A Sherlock of Others, Part 2
Nonverbal expressions and cues are a telltale means of interpreting the impact of words or situations on others. Emphasis on the importance of gestures and expressions has prevailed in professional and social settings for years, whether we’re analyzing the subtleties of a job interview or a first date.
In this video, retired FBI agent and body language expert Joe Navarro delineates the enigma lurking within nonverbal behaviors. Oftentimes, gestures that may seem defensive are entirely misinterpreted, thus creating inadvertent miscommunication. But nonverbals continue to paint a picture in our minds, such as when we think we are losing an audience, or when someone around us is excited–or exhausted.
It’s through these clues—more aptly, how we interpret these clues–that we can recognize when colleagues are tightrope walking across the pitfalls of burnout. However, in today’s world of work, with so many colleagues now at the other end of a computer, these once-ubiquitous signals are now cloaked behind static images or blocks of text.
Yet a blanket requirement of constant camera-time with remote colleagues has also led to the unfortunate advent of Zoom Dysmorphia, as discussed here by appearance assessment service QOVES Studio. Regularly seeing ourselves on camera—particularly, on poor quality web cameras—has led to increased insecurity and, consequently, cosmetic surgeries, as observed in this study published by ScienceDirect.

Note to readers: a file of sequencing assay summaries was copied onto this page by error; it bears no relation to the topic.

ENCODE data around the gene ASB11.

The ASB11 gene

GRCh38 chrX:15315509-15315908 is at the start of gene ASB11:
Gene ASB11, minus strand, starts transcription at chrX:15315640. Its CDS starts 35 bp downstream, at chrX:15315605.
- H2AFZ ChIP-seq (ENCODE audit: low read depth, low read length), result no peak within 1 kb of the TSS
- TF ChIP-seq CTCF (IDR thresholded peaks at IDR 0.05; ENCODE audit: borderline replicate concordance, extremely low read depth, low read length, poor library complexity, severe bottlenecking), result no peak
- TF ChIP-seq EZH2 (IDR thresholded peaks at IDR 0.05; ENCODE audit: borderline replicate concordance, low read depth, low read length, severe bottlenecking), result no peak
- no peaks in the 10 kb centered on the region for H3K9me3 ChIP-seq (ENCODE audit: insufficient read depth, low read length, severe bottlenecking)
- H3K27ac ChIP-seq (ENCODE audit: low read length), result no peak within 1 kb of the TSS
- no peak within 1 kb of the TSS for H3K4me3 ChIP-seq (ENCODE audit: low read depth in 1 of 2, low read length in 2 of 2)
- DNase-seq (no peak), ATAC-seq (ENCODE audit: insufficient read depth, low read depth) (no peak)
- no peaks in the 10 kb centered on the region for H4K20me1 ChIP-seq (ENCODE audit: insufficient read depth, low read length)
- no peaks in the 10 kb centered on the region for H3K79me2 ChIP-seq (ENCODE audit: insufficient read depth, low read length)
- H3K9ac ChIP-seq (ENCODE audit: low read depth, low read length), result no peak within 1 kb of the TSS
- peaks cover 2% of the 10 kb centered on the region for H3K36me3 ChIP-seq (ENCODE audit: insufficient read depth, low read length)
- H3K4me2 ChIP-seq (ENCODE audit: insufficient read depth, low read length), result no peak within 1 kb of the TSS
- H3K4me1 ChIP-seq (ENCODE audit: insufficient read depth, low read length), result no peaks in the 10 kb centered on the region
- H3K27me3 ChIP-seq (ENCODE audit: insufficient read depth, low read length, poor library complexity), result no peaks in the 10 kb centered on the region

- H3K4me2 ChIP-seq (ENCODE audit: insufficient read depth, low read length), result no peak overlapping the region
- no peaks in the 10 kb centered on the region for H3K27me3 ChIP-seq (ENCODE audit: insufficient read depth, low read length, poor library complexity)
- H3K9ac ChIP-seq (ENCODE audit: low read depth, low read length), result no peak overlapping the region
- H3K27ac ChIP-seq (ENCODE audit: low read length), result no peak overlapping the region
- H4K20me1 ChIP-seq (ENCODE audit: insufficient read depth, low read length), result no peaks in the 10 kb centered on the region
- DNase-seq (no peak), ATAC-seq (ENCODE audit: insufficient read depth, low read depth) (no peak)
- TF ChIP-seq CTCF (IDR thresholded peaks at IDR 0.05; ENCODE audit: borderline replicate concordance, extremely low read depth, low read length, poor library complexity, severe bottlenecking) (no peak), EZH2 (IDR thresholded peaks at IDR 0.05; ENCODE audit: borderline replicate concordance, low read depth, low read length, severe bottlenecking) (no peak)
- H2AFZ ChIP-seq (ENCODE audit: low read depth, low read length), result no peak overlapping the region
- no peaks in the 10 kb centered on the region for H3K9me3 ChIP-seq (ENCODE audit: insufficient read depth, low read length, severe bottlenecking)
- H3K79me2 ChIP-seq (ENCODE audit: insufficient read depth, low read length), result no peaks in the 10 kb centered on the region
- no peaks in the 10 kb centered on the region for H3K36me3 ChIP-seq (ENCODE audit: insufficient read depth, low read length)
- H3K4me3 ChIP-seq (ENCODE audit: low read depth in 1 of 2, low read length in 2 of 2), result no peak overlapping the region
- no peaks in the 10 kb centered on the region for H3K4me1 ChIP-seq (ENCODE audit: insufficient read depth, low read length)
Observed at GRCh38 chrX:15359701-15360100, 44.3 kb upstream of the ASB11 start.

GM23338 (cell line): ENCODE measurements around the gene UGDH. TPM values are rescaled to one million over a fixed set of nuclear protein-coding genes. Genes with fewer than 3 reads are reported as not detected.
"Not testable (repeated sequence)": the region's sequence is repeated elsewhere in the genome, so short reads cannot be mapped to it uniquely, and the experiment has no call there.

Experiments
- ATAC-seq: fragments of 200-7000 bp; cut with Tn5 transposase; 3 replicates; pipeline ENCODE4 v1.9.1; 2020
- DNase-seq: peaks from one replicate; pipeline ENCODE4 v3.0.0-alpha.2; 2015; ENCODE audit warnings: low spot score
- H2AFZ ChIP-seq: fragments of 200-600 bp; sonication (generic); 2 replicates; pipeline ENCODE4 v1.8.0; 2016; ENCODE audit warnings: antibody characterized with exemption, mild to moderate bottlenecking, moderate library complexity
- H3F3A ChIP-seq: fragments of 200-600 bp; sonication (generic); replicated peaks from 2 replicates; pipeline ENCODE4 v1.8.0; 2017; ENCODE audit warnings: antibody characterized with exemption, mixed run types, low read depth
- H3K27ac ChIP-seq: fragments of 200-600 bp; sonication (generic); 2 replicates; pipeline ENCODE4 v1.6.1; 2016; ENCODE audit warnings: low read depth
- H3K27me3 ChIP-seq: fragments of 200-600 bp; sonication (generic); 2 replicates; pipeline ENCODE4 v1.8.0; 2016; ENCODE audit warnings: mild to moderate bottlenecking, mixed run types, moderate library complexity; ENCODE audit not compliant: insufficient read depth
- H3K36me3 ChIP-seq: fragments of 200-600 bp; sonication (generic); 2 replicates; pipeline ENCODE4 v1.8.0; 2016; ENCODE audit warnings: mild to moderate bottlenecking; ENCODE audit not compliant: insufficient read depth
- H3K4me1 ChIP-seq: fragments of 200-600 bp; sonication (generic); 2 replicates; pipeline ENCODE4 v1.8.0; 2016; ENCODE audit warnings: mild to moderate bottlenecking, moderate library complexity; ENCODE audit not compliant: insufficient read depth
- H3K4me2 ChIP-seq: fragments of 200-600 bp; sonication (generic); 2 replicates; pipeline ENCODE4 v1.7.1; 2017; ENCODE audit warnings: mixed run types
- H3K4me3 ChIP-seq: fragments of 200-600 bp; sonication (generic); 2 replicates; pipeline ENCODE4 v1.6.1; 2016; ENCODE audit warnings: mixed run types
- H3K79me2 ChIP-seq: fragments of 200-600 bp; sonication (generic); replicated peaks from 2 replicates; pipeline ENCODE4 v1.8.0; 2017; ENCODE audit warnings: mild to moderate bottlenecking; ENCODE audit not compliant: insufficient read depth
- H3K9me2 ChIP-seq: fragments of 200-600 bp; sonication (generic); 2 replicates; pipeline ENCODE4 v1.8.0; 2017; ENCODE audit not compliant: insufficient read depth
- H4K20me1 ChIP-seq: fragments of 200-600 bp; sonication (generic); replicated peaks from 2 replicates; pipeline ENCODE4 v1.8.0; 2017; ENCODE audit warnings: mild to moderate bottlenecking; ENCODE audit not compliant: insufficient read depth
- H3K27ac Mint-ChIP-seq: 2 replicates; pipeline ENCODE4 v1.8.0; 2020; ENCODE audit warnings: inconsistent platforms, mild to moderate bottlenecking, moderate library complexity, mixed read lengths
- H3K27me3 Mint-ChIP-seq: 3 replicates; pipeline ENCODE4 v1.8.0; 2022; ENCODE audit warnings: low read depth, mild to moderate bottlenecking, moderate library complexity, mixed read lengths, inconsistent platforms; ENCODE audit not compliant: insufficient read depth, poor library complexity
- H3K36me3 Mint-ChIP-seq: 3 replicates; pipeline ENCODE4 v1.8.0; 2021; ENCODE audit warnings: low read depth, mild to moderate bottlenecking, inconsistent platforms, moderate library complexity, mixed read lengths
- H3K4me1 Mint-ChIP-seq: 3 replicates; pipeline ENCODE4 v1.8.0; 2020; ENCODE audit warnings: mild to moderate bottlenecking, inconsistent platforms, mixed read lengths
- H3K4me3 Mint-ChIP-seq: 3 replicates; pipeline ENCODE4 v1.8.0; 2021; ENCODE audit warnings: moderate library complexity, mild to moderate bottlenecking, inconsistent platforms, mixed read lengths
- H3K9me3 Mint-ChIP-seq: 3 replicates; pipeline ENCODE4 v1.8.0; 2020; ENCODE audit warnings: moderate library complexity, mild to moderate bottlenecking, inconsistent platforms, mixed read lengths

This all gives shape to a peculiar riddle—how do we accurately determine the mental wellbeing of our teams when we’re not physically around them? The conundrum has become so pressing that video service providers like Google are attempting to enhance our appearance in virtual meetings.
Turning the cameras off may give us some ephemeral reprieve from insecurity, but at the expense of allowing technology to further separate the pieces of the greater puzzle that is human interaction. Thus, perhaps a better solution to the mystery would be to instead deal with the insecurity head on, as expressed here by Media Psychology Research Director, Pamela Rutledge, PhD.
Recognize that web cameras are notorious for poor image quality—and that we aren’t alone in not looking our best on-screen. What’s important isn’t how well we navigate the superficial standards of “selfie” culture, but that we remain genuine—that we remain human.
Equally important is that we see our colleagues as fellow humans, that we discern the dialogue told by someone’s demeanor and not just their words.
“There’s language in her eye, her cheek, her lip,
Nay, her foot speaks; her wanton spirits look out
At every joint and motive of her body.”
– William Shakespeare, Troilus and Cressida
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